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EDITORIAL: Terrorist conflicts at Justice Department
When considering how to handle captured terrorist suspects who represent an existential threat to America, the U.S. government owes the American people the fullest measure of reassurance that decisions are made by people without any conflicts of interest. In that light, the Republicans on the Senate Judiciary Committee are right to demand that the Justice Department fully disclose the backgrounds of the lawyers making the decisions in these cases.
We reported in this space on Nov. 22 that Associate Attorney General Thomas J. Perrelli, the third-ranking official in the Justice Department, had recused himself from at least 39 cases (13 of them active) involving terrorism-related detainees. We editorialized then that it would be worrisome if "the department's prevailing ethos could be tilted strongly in the detainees' favor." The Republican committee members, led by Sen. Jeff Sessions of Alabama, wrote a letter on Tuesday to Attorney General Eric H. Holder Jr. to demand further explanations of how potential conflicts are handled.
In addition to asking for a list of Justice Department officials who have been recused from detainee cases and for a list of those cases, the senators are asking what the criteria for such recusals are, for the scope of the recusals - "e.g. is an individual who previously represented a detainee recused only from matters related to that individual or from other detainees?" - and whether any ethics waivers regarding detainee cases have been granted to any officials.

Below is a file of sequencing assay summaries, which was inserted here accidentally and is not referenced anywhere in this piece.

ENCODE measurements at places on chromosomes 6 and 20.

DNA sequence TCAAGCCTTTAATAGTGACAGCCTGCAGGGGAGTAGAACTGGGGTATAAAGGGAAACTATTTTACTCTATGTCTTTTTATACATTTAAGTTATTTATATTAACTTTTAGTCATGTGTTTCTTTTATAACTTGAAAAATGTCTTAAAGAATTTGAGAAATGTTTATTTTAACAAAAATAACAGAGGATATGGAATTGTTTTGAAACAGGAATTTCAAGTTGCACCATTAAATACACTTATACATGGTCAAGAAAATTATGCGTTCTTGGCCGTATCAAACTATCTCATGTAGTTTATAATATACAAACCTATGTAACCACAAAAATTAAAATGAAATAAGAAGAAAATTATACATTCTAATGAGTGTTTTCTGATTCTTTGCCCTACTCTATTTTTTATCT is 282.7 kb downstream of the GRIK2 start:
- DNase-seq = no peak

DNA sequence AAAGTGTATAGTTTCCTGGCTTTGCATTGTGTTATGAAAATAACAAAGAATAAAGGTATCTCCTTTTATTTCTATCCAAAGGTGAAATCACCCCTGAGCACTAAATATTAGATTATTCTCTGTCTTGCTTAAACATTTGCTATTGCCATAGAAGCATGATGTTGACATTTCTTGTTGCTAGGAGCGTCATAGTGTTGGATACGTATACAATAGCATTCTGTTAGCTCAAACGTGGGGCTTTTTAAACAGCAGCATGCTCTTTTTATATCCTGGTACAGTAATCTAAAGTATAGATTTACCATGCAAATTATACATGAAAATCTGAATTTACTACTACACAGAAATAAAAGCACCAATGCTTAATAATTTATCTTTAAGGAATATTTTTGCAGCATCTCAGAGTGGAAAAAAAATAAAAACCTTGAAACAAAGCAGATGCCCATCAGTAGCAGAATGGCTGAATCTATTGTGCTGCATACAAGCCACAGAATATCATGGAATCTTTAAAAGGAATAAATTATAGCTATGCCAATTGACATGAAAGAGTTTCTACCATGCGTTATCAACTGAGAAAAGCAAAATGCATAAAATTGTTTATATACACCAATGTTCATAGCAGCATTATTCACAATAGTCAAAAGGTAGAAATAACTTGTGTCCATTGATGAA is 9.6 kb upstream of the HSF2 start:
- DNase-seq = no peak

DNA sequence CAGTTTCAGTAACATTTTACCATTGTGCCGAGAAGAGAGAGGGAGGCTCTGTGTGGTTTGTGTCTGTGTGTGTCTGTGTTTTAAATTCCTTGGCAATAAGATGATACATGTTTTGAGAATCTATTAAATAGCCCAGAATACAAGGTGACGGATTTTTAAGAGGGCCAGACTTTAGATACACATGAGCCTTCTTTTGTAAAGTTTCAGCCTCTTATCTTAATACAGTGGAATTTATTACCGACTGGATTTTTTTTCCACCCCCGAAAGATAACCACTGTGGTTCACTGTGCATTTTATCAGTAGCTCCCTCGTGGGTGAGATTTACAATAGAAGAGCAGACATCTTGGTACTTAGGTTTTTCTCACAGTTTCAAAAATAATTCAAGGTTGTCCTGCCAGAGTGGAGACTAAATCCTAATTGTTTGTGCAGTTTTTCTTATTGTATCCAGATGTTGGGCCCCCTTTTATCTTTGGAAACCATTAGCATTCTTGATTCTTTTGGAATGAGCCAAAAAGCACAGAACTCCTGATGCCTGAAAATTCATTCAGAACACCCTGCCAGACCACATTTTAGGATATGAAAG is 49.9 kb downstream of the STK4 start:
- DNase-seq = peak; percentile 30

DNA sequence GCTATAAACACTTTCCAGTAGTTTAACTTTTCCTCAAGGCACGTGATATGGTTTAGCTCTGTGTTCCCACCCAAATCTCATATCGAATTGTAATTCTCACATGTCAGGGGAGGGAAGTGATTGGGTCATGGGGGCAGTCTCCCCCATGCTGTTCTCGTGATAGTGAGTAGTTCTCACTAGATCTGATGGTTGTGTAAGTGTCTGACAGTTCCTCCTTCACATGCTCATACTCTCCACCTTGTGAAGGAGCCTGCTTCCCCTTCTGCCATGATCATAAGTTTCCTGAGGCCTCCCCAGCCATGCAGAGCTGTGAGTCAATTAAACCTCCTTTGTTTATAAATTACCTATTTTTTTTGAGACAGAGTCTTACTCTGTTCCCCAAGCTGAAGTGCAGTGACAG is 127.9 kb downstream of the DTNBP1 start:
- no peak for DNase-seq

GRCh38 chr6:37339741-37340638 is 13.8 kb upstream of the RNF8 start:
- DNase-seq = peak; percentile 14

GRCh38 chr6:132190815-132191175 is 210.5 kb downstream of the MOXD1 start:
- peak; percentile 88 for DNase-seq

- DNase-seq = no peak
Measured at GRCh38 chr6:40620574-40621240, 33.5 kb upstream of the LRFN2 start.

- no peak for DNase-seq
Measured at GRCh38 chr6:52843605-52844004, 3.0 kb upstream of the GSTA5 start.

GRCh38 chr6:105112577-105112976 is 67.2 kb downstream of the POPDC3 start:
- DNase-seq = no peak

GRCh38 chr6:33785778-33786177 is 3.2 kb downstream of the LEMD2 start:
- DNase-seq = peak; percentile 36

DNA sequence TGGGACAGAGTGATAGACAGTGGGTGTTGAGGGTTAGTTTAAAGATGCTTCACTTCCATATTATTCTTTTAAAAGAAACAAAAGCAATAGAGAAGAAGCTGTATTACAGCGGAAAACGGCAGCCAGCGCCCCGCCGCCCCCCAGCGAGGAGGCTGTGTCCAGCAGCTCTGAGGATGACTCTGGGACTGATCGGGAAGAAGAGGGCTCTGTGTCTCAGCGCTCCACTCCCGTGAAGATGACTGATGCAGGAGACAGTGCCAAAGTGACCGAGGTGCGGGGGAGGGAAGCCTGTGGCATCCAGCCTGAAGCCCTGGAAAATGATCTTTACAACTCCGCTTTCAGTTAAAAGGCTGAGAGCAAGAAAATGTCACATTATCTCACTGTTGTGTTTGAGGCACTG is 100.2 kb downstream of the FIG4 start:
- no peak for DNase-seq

For instance, the senators wrote: "The New York Post reported that Jennifer Daskal was hired to serve in the Justice Department's National Security Division and to serve on a terrorist detainee task force despite having no prosecutorial experience and a long history of advocating for detainees."
Furthermore: "It is imperative that the Committee have this information so we can assure the American people that the Department is in fact formulating terrorism and detainee policy without bias or preconceived beliefs."
The senators are right on track. These terrorist cases represent matters of life and death to American citizens. The public deserves to have confidence in the officials overseeing these cases.
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